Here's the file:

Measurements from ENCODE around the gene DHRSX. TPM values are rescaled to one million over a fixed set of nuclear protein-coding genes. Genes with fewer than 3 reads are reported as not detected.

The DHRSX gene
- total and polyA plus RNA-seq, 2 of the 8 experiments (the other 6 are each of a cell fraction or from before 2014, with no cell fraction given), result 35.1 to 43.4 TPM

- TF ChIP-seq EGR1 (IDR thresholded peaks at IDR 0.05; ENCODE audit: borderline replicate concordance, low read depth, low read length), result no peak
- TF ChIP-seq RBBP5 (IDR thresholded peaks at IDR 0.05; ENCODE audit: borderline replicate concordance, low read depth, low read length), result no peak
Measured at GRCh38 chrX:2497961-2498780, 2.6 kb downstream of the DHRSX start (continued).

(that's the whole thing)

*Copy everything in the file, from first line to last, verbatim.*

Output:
Measurements from ENCODE around the gene DHRSX. TPM values are rescaled to one million over a fixed set of nuclear protein-coding genes. Genes with fewer than 3 reads are reported as not detected.

The DHRSX gene
- total and polyA plus RNA-seq, 2 of the 8 experiments (the other 6 are each of a cell fraction or from before 2014, with no cell fraction given), result 35.1 to 43.4 TPM

- TF ChIP-seq EGR1 (IDR thresholded peaks at IDR 0.05; ENCODE audit: borderline replicate concordance, low read depth, low read length), result no peak
- TF ChIP-seq RBBP5 (IDR thresholded peaks at IDR 0.05; ENCODE audit: borderline replicate concordance, low read depth, low read length), result no peak
Measured at GRCh38 chrX:2497961-2498780, 2.6 kb downstream of the DHRSX start (continued).